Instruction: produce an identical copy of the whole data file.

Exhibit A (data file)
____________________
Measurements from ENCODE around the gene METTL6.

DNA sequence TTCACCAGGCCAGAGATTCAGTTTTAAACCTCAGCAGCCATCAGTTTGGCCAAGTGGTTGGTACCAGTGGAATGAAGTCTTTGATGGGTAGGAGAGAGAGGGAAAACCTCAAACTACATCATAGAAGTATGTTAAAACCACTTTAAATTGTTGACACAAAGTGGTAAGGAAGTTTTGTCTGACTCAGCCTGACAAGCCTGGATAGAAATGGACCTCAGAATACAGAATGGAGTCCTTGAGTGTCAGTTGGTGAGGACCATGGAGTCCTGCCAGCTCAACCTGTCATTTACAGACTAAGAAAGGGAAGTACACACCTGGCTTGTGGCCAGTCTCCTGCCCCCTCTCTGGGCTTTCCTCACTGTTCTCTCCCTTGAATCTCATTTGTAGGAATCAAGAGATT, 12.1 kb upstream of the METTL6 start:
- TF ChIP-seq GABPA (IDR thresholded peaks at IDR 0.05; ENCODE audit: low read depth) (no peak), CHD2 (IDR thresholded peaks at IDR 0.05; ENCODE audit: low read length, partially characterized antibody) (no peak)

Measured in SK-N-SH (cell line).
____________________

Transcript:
Measurements from ENCODE around the gene METTL6.

DNA sequence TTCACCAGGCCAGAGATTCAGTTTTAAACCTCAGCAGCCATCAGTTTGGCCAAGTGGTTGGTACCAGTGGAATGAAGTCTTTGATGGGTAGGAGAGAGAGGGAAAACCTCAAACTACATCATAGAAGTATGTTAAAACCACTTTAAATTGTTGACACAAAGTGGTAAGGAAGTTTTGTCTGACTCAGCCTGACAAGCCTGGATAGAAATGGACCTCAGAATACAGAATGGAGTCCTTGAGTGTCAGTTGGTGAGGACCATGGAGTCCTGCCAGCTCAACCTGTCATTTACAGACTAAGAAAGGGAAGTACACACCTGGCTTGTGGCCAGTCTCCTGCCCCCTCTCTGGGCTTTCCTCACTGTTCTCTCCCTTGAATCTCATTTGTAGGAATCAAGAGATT, 12.1 kb upstream of the METTL6 start:
- TF ChIP-seq GABPA (IDR thresholded peaks at IDR 0.05; ENCODE audit: low read depth) (no peak), CHD2 (IDR thresholded peaks at IDR 0.05; ENCODE audit: low read length, partially characterized antibody) (no peak)

Measured in SK-N-SH (cell line).